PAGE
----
Colleges are a bit like funeral homes. Talking about getting your money’s worth strikes some as a little crass.
But overcharging people is crass, too. College demands an increasingly big chunk of change, and the returns aren’t necessarily there. Writing recently in The Wall Street Journal, Jack Hough lined up a number of experts to dispute a claim by President Obama that college is a great investment. Hough pointed out that “tuition and fees have increased 184% in 20 years after accounting for inflation, but wages for college grads have risen just 9%, according to Labor Department data.” Moreover, sites such as PayScale indicate that some students end up with a flat-out negative return on tuition investment.
“Mr. Obama’s investment tip is well-intentioned,” Hough wrote, “but in college as on Wall Street, returns aren’t guaranteed.”
Peter Drucker thought about education all his life. He also, as we’ve pointed out a number of times, thought a lot about paying for it. One of his most extensive considerations of the topic was in Landmarks of Tomorrow, first published in 1957, at a time when tuition was already on the rise.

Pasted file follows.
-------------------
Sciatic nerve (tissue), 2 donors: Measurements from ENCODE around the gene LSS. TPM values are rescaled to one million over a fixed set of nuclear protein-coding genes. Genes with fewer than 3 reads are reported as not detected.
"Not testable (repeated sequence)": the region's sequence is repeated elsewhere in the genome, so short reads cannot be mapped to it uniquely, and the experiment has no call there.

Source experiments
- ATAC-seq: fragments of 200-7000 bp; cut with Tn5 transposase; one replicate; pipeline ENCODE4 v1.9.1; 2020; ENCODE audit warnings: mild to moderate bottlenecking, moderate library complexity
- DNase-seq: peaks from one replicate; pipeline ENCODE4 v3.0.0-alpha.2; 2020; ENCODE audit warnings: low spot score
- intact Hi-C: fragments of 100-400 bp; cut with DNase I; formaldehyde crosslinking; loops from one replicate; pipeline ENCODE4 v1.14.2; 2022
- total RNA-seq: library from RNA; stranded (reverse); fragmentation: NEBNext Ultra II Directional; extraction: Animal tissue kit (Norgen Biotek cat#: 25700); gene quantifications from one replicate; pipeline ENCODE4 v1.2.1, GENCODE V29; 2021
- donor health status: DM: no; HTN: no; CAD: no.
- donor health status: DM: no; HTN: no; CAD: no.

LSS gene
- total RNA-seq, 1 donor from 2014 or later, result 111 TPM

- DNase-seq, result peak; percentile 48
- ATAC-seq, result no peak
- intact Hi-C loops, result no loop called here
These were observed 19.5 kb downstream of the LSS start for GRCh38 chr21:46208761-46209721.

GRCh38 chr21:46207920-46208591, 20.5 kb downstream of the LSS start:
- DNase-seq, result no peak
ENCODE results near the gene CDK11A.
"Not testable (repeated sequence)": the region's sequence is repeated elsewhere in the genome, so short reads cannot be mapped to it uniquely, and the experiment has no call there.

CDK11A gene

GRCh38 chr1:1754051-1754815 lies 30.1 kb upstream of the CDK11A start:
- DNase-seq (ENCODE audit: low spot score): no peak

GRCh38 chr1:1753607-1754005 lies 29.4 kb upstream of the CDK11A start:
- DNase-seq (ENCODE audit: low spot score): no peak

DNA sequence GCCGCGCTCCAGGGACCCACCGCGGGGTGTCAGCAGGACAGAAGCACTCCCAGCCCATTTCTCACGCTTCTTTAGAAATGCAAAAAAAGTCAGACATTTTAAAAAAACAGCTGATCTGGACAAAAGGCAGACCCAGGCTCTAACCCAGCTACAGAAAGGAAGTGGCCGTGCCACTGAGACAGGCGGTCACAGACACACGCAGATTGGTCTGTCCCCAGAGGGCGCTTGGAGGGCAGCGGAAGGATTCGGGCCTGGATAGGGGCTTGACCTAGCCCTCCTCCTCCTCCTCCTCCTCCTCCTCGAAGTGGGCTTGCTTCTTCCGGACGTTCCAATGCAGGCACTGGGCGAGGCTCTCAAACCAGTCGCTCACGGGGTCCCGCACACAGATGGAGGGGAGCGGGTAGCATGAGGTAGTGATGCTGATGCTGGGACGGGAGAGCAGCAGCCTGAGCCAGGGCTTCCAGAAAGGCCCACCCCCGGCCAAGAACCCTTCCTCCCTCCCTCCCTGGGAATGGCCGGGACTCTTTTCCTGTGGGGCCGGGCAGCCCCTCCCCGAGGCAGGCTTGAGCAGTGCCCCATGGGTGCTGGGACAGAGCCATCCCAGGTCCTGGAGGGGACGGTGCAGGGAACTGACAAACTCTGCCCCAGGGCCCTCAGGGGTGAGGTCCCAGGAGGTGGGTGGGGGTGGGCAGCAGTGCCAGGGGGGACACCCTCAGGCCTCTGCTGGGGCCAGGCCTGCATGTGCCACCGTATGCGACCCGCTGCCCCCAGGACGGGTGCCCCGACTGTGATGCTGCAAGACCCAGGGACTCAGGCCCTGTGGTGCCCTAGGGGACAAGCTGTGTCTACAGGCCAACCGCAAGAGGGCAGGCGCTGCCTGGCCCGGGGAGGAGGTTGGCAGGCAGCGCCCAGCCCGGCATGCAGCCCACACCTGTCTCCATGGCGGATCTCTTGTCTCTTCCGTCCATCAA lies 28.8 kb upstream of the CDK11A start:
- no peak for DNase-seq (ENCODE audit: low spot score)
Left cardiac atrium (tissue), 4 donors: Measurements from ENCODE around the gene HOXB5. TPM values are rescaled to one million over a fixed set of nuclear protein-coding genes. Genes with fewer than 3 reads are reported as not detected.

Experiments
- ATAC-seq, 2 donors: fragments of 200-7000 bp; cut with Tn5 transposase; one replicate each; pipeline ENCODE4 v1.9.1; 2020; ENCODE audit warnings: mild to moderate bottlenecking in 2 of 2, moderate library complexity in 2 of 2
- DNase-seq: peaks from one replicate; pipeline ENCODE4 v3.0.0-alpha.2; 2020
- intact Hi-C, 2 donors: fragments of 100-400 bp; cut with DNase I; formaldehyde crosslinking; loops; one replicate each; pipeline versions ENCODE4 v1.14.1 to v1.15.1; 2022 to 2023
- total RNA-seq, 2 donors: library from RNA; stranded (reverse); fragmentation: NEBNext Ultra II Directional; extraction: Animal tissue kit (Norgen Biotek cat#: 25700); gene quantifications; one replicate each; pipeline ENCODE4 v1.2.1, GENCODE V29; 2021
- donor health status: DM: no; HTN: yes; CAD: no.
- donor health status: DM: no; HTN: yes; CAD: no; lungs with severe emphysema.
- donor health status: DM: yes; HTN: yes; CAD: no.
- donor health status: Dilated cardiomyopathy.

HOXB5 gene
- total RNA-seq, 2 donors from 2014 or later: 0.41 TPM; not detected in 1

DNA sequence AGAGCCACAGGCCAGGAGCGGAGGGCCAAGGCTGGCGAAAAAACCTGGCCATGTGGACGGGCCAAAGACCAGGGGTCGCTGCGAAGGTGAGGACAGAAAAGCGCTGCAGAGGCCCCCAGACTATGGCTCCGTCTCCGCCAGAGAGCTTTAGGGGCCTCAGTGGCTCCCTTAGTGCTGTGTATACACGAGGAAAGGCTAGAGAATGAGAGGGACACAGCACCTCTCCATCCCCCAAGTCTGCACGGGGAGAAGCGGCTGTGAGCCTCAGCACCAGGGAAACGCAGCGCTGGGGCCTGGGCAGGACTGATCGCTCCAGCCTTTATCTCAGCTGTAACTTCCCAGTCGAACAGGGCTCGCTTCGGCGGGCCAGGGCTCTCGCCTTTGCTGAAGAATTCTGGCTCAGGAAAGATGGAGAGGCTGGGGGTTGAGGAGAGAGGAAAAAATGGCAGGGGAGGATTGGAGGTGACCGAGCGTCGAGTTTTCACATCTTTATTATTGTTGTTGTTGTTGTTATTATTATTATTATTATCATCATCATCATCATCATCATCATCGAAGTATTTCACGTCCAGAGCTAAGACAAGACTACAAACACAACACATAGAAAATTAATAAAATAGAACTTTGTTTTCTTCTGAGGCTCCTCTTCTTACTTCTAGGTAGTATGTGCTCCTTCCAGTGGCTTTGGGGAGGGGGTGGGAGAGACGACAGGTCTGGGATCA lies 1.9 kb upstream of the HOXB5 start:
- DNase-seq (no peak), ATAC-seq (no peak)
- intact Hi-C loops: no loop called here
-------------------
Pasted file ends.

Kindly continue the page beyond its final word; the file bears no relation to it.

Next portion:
“The educator usually distrusts economic discussion of education,” Drucker noted. “He points out with reason that individual excellence, knowledge and responsibility, rather than goods and services, are the ‘products’ of education.”
But Drucker countered that this was not an excuse to stop thinking in terms of return on investment. “We cannot afford education that does not make the individual a bigger, a better, a more dedicated or a more excellent—that means, a more productive—person,” he wrote. “Whatever does not add to the capacity for sustained growth of personality or contribution is impractical—and may indeed be deleterious. That this or that subject adds to a man’s ability to get a job, or to do well on his first job, is not irrelevant.”
Also, while Drucker believed in the value of student loans, calling it “equitable to expect the graduate to repay, in dollars over the years, the cost of his education,” he, too, may have blanched at the debt burden borne by recent college graduates scraping by at or near minimum wage. As he asserted, “A free society will not finance education by indentured labor.”
What do think: Has a college education ceased to provide a reasonable return on investment? Why?